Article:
Unfortunately, when we take an economy into which a large number of dollars are continually being injected, and we stop injecting those dollars, everything craters. Any system that is losing money needs a continuous injection of new money. If this feed stops, the system gets very upset and starts throwing chairs around the room.
This is the inflation economy—a fundamentally sick system.
The inflation economy inflates the economy by two paths—the same two paths described above, welfare economics (borrow-and-spend—whether the borrowing institution is the government or not scarcely matters), and trickle-down economics (giving rich people more money so they will spend it on the poor).
In the Microsoft transformation, capital appreciation just turns into a program that semi-randomly adds more dollars to your bank balance. It is observed that those with the most dollars not only get the most appreciation, but the highest rates of “return.” This is fine. In some ways, it is more than fine.
The Cantillon effect tells us that new money does not affect prices equally. When we analyze Microsoft stock as a security, we see that minting new shares equally dilutes all shareholders.
But suppose the Fed prints a trillion new dollars and gives them all to Bill Gates, who stores them on paper in a vault at his estate and does not change his behavior at all. This is dilution, but not inflation—nobody’s spending pattern changes. Now suppose the vault leaks and all the bills are ruined. Again—concentration, but no deflation.
This is a reductio ad absurdum. But capital appreciation that favors the rich, as compared to borrowing that sends dollars to schoolteachers or construction workers, is more dilutive while being less inflationary—since the propensity of the new money to be spent is generally smaller.
The more new dollars reach the broadest sector of the economy, the more spending on broadly demanded goods is created, and the easier it becomes for this spending to create supply-and-demand imbalances which can only clear at a higher price level.
If these dollars can be sucked back out of the broad spending class, ending up either overseas or back in the pockets of the rich, consumer price inflation can be avoided. The classic cause of inflation is a wage-price spiral in which the working class needs (and can get) constant salary increases to pay for the constant price increases.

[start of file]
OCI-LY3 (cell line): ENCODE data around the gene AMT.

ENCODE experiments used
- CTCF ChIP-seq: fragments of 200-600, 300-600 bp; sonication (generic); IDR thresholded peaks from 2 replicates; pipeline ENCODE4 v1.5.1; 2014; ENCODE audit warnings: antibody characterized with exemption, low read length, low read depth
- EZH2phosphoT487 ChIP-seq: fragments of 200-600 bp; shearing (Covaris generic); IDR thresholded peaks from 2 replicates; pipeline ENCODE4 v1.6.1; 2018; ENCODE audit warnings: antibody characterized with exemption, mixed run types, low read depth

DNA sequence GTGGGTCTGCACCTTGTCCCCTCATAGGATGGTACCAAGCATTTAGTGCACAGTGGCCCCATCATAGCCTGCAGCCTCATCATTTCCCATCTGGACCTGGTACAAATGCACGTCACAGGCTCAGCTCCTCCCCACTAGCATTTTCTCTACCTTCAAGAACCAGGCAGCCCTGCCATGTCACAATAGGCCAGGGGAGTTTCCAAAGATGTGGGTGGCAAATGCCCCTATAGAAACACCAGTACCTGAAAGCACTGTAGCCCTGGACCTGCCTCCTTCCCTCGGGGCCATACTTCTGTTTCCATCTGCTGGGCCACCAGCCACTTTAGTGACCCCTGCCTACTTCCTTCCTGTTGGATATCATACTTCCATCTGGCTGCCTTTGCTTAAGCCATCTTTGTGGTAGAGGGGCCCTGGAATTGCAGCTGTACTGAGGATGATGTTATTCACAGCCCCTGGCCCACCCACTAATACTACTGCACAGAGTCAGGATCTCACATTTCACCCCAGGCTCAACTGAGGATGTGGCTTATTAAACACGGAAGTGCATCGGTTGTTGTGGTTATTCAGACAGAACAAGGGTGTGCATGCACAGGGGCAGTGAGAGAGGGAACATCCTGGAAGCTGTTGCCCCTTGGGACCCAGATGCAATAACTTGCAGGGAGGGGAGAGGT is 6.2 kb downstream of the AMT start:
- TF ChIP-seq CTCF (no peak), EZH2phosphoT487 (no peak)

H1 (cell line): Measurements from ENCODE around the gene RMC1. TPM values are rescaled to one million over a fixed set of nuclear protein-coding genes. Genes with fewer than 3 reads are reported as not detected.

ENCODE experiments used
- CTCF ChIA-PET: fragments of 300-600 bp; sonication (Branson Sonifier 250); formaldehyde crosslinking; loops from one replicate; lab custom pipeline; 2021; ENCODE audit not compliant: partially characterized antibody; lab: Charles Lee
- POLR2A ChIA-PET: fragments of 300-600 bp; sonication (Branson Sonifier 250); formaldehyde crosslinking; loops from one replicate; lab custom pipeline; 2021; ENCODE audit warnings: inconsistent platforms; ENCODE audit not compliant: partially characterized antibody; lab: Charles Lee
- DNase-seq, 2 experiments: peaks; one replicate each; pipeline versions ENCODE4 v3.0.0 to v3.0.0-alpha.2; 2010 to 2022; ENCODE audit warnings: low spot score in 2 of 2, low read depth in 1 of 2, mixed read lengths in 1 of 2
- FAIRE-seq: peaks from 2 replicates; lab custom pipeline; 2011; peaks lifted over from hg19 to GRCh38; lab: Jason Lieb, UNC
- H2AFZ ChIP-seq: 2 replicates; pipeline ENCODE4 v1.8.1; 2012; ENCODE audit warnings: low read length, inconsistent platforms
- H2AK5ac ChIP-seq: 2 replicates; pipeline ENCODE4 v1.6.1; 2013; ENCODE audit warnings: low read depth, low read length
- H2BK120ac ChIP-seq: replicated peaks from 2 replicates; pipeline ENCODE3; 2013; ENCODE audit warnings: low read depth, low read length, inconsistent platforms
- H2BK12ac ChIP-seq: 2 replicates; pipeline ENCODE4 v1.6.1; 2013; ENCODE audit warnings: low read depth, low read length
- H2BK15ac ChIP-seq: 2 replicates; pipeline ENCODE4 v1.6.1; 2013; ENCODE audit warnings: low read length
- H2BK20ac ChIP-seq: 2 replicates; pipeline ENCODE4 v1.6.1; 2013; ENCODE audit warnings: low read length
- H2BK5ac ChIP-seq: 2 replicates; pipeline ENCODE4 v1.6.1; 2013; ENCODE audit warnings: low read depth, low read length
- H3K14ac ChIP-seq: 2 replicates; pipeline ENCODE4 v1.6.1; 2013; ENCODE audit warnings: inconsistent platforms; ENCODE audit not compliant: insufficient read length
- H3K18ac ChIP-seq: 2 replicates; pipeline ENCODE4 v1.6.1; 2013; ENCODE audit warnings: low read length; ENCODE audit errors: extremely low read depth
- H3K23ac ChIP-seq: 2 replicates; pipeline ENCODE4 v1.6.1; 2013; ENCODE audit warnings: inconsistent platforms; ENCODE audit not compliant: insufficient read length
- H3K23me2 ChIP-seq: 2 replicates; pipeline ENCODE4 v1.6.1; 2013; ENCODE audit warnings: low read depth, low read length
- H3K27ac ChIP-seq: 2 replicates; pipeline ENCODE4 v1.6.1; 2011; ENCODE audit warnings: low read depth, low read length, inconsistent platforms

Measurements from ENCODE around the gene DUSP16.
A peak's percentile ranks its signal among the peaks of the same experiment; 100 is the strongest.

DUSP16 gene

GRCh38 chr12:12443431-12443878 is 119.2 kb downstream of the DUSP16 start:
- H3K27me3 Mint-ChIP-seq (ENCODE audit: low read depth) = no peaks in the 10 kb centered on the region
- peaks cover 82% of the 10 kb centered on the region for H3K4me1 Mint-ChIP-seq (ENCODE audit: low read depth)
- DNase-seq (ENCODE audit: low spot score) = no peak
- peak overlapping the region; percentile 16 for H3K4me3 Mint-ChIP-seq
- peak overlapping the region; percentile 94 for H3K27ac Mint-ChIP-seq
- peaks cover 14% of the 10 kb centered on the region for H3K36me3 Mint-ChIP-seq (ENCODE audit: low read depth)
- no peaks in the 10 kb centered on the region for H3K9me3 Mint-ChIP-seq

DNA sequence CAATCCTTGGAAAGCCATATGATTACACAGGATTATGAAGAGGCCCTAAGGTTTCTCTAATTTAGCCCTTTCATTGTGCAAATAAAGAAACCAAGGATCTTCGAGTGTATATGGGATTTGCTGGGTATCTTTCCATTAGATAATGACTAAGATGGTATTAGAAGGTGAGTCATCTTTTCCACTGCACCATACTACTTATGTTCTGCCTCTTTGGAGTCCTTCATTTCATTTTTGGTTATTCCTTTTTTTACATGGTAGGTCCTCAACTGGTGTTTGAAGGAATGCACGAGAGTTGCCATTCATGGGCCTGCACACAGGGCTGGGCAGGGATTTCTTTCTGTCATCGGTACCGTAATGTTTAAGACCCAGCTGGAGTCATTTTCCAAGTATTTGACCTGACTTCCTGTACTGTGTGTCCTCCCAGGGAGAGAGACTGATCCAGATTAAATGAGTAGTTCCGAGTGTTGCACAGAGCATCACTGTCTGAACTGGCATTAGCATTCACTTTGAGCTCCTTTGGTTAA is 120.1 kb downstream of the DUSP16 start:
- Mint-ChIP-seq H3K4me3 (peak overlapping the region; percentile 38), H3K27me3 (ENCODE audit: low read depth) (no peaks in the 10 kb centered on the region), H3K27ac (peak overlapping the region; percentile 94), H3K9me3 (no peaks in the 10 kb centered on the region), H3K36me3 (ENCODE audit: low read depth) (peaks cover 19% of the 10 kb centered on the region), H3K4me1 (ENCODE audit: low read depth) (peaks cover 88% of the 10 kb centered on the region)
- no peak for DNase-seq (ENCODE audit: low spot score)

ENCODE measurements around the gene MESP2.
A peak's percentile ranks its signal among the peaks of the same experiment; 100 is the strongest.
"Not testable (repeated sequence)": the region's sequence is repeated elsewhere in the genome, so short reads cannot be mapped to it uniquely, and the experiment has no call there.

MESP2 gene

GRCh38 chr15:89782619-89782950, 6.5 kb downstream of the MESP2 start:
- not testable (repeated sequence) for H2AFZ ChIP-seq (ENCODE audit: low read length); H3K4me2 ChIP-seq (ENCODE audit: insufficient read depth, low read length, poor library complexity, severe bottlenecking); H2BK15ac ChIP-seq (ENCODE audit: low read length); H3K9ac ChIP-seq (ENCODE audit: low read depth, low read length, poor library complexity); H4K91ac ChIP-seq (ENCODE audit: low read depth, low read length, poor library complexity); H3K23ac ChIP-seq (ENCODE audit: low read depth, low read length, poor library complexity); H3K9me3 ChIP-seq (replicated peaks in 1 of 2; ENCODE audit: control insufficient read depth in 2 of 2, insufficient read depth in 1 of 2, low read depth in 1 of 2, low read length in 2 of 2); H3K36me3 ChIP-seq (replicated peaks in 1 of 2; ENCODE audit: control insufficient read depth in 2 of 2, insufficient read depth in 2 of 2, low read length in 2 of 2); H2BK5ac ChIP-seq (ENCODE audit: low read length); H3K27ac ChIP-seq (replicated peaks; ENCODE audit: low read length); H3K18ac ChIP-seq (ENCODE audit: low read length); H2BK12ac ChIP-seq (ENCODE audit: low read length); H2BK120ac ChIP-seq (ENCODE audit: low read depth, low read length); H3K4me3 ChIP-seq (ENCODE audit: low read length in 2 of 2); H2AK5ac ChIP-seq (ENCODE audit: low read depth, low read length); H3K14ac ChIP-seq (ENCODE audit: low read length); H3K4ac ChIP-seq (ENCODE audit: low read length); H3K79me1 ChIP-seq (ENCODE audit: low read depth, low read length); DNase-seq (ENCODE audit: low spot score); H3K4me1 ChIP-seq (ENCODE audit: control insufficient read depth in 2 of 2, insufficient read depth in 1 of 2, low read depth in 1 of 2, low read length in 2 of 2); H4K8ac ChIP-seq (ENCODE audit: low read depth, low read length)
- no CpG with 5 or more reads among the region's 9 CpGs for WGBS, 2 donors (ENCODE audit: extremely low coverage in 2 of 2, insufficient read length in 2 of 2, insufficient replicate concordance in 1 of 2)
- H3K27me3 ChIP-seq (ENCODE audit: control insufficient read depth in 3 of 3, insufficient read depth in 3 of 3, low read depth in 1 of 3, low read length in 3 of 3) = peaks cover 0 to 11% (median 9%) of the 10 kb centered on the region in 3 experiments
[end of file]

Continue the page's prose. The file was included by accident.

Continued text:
Stagflation is the future
Stagflation is a condition of high consumer-price inflation and low labor demand. Stagflation is the future. We must bow to our new overlord, stagflation.
Stagflation happens when the resource whose supply and demand are imbalanced is not labor, or is a field of labor with inflexible supply—without Marx’s “reserve army of the unemployed.” In olden times, generic unskilled labor was much more of a thing.
For example, as borrowing and trickle-downs fill up the monetary pool of the broad spending class, the trade deficit—sending dollars overseas—empties it. Those dollars do not disappear, though; some of them, via exports, are even competing for American labor demand; but they are also competing for commodities, like oil.
In stagflation, the patient has an IV and is also bleeding out. The more blood goes in, the more blood comes out. The real problem, though, is when the blood starts to go straight from the input to the output—without getting to the organs that need it. Which is what it means for an economy to suck.
Giving free money to the rich to spend on expensive toys from China does not create any particular labor demand in Gary, Indiana or Redding, California. At most, the serfs at some factory in Shenzhen might be eating American pork. The expensive toys might be “designed in California.” But stagnation is visible everywhere.
Nor does welfare economics affect stagnation much. People who live on literal welfare are literally stagnant, even if they are not starving. Most government jobs are stagnant paper-pushing. Borrowing to fund construction seems better—but most construction workers are no longer American citizens.
And inflation is everywhere. Those dollars that went to China are still competing for global resources—they are still driving up the prices Americans pay. Chinese currency manipulation intentionally reduces the international purchasing power of its citizens, but China still needs to buy oil.
Stagflation is the near and medium future because the covid boom is unsustainable, for two reasons. One, covid is no longer a palpable emergency and will find it harder and harder to justify subsidies. Two, the Fed has pushed the dilution handle so hard that serious price inflation is actually happening.
As the Fed pulls back on its bond purchases and lets interest rates rise, portfolios will begin to contract and spending will begin to suffer. Welfare economics will become more austere because temporary covid programs end. Capital appreciation will become more austere because capital (and crypto!) prices actually drop.
The system, dependent on constant appreciation, is highly sensitive to a depreciative shock. Eventually this shock, a recession or depression, will elicit a political response and the whole cycle will repeat. A smart person might even be able to time it.
But the recession may not affect the causes of inflation as much as one might hope—since these causes are not the wages paid to a fully-employed domestic labor army, but global imbalances in the supply of commodities and other goods with inelastic supply (for the moment, even chips). An inflationary recession is stagflation.
So America can have huge armies of working-age people who have no idea what to do with their lives, while prices for both capital (especially houses in Malibu) and goods (whether made in China, or sucked out of the sand in Kuwait) go up and up and up. Also, New York is joining San Francisco in the ‘70s nostalgia trip. Good times!